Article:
Emil Sebeşan

* 1926  †︎ 2011

  • After the arrest from the Securitate, where I was beaten in so many ways that it’s hard to believe, I found out that if you don’t react or concentrate on the beatings you receive, you get over them a lot easier. I used to think about something else than the fact that I was being hit. For instance, I saw how the blood blenched out of me on the wall when they knocked me and I wondered: “Is that my blood?” But I soon received another knock and the confirmation that it was indeed my blood. But I went further: “Yes, it’s my blood. Yes. It will last some more.” But it was almost as if I didn’t feel the knock anymore… Almost. I don’t know… But I had this belief that I will get over it easier.

  • No matter how terrifying the Piteşti phenomenon was, they couldn’t get everything out of us. There were certain things... It was already routine for us to only declare what we had heard before, what had already been declared by others. We simply reconfirmed things, but we didn’t give out any new names – as much as we could, because some of us couldn’t resist; they had too many pieces of evidence and they confronted us. Sometimes they would confront each other: “Which one of you lied?” They had to beat each other up and in the end they would find out who had lied or had refused to give away information.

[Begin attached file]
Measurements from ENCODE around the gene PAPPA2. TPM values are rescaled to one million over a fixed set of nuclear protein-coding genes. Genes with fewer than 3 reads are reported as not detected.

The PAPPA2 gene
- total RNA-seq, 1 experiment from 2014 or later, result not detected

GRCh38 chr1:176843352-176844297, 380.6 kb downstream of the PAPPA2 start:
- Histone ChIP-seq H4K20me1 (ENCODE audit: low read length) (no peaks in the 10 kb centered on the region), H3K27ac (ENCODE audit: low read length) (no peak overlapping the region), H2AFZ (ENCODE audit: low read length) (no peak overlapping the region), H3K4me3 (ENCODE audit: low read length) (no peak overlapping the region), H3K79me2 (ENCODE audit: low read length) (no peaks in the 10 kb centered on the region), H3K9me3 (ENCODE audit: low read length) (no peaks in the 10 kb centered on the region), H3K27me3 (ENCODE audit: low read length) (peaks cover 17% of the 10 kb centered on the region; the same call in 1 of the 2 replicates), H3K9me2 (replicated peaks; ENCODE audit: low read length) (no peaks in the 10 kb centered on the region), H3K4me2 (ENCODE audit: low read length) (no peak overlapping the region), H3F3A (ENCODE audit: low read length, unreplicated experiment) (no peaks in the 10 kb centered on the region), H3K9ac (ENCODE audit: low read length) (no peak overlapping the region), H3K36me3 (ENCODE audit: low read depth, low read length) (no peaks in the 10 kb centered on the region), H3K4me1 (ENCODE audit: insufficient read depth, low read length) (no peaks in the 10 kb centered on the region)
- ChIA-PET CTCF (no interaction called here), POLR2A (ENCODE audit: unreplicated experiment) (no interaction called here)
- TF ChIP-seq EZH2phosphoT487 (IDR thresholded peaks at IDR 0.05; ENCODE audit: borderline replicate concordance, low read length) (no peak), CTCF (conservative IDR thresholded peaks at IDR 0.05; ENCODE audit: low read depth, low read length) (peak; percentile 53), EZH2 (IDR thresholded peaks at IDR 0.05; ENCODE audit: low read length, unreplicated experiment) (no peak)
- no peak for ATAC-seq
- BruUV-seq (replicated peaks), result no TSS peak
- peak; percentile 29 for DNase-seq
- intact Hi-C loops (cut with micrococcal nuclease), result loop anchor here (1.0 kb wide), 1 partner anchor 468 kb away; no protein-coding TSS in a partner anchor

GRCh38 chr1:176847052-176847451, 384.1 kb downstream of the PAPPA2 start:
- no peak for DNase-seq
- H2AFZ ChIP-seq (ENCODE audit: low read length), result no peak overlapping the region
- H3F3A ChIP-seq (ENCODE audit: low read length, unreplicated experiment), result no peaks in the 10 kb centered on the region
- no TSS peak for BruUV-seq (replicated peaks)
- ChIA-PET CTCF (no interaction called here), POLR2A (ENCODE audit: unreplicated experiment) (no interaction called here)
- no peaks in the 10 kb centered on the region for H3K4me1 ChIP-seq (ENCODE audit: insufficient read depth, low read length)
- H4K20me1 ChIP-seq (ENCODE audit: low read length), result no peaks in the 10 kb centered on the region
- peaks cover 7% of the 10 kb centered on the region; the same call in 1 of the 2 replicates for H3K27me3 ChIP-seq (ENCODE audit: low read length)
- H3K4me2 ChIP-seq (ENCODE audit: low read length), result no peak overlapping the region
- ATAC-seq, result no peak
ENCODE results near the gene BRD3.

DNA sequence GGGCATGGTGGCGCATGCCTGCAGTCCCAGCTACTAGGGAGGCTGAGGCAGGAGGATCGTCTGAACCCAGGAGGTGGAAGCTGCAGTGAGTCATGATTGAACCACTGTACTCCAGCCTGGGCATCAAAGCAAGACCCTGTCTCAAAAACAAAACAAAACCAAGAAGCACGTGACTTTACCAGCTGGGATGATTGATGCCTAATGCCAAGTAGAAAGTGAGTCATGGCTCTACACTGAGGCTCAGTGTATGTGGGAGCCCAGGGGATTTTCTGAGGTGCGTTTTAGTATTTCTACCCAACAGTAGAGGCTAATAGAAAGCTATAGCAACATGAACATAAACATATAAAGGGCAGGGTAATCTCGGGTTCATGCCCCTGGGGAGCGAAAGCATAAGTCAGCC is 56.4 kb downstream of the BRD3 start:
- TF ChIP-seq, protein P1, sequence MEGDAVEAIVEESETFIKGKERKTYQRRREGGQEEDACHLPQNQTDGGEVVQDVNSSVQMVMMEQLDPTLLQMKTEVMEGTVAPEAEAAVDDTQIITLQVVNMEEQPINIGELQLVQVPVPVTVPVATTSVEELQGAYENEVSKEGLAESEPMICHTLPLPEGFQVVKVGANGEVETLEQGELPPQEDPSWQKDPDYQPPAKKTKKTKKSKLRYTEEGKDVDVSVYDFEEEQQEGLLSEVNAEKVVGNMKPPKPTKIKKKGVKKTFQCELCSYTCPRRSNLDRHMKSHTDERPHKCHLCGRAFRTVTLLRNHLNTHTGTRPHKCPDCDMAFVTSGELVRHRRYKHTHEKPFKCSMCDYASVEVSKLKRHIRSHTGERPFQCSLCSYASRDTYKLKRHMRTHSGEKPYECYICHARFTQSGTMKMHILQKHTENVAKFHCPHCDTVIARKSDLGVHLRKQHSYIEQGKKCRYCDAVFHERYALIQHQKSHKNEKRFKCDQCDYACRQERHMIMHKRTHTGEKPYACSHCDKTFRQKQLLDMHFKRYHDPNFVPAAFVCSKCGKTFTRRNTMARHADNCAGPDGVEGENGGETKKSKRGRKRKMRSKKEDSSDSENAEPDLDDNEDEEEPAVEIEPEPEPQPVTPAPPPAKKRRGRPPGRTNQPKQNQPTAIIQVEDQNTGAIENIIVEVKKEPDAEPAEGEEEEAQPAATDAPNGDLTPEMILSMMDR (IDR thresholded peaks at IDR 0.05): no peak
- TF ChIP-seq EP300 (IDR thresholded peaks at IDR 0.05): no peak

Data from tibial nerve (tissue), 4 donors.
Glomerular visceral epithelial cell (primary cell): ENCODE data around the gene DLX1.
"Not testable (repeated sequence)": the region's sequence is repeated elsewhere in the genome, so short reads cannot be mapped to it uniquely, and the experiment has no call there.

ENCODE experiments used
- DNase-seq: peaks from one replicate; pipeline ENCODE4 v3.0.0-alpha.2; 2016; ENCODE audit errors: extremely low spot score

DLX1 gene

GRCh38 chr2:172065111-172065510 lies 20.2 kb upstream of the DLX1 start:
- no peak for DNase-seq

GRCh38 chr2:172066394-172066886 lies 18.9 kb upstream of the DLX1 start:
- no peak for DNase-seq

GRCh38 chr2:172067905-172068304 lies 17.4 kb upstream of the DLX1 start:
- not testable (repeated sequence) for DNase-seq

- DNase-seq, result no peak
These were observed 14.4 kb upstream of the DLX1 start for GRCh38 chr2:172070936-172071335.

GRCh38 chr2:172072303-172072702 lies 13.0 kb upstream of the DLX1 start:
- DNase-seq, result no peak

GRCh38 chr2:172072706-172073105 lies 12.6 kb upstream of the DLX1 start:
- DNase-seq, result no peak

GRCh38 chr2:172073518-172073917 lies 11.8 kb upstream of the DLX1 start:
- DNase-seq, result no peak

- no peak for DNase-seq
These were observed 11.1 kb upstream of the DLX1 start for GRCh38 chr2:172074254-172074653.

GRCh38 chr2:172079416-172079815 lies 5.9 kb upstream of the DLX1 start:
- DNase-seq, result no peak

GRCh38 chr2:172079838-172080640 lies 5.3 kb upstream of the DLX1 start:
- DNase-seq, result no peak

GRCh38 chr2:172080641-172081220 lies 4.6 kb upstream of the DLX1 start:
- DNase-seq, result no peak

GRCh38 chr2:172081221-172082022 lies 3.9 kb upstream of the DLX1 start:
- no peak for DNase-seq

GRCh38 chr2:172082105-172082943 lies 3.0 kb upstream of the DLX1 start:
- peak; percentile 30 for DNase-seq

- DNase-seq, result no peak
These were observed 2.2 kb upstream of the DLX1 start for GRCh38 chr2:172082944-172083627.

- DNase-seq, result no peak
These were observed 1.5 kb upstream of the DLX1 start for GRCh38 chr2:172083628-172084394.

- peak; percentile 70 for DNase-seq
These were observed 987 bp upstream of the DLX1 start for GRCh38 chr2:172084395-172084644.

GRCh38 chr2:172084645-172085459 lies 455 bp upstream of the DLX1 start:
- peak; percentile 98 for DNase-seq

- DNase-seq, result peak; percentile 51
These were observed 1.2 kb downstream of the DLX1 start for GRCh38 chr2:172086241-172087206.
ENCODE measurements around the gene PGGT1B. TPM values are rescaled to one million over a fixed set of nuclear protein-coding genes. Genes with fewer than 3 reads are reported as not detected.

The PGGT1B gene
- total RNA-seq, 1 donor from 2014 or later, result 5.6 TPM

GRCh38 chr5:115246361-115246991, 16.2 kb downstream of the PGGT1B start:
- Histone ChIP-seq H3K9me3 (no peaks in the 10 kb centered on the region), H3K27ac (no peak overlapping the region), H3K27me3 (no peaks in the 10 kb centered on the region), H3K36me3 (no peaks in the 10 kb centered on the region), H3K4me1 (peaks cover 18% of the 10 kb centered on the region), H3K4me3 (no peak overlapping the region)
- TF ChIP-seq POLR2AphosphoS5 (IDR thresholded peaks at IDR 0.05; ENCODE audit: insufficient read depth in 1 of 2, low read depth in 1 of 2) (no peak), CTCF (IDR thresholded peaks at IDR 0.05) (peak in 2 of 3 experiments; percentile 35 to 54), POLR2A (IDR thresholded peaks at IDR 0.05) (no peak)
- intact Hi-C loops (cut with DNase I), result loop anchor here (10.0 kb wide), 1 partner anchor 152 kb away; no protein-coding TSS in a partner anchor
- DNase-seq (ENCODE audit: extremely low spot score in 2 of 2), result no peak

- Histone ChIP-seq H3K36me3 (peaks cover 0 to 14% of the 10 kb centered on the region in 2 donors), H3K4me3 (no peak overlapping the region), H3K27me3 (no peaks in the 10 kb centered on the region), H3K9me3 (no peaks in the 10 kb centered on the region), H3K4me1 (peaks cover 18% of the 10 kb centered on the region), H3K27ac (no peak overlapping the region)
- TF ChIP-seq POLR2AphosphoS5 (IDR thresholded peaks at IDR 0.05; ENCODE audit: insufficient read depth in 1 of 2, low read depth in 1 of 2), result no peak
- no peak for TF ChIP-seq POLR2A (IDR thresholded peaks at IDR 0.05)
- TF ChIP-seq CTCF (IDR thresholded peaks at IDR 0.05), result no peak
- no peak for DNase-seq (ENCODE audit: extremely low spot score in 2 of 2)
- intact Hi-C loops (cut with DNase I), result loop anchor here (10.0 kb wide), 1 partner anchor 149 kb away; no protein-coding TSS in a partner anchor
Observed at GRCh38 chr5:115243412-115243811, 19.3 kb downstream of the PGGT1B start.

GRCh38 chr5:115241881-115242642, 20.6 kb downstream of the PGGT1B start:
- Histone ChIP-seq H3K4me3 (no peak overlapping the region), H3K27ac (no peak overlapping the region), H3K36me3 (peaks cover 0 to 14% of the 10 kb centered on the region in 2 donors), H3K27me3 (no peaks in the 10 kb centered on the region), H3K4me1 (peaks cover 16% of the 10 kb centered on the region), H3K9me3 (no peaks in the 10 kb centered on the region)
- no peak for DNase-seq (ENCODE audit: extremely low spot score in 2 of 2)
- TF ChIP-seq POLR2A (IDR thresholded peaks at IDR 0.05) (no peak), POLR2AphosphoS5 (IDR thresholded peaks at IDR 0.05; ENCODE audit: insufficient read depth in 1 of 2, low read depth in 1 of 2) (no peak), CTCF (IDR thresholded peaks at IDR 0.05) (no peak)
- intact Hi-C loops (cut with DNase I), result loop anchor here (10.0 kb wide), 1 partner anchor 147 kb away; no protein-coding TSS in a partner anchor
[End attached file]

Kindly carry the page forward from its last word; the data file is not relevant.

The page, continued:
• But we were so hungry that we preferred to eat the soup, as bad as it was, as plain soup, and not with the faeces in it. And we ate the faeces before lunch came... We cleaned them up from the kettle, because they would end up in our stomachs either way. I can’t say that it became a habit, but it happened often. So we didn’t have the loathing anymore for the faeces... Sometimes, if you wouldn’t give in while they were beating you, they would say: “Give him something to eat...” We knew what that meant. “Who used the kettle for necessities? You got out of eating them. Give them to this other one.” And they made you eat them. It happened even more frequently with urine, but it was interesting that the faeces didn’t harm you, while urine did. If you drank urine you either got diarrhoea, or... But, in any way, it ruined your stomach.

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    Bucharest, Romania, 25.06.2010

    délka: 26:18
    nahrávka pořízena v rámci projektu The Pitesti phenomenon
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I found out that if you don’t concentrate on the beatings you receive, you get over them a lot easier.

Emil Sebeşan
Emil Sebeşan
zdroj: Arhiva Centrului de Studii în Istorie Contemporană

Emil Sebeşan was born in Simeria (Hunedoara County) on March 16th, 1926. He was a member of the youth organization of the National Peasants‘ Party since he was 19 and opposed the communist regime from the first days of its establishment. He was arrested 38 times, the last one on March 18th, 1949. He was sentenced to 5 years in prison for his anticommunist activity and served his time in the prisons of Timişoara, Piteşti, Gherla, Poarta Albă and Peninsula. He was one of the victims of the so called „Piteşti phenomenon“ and was tortured in the Piteşti prison between December 1949-February 1950. He was set free on March 16th, 1954. He only managed to finish his studies in 1989, shortly before he retired.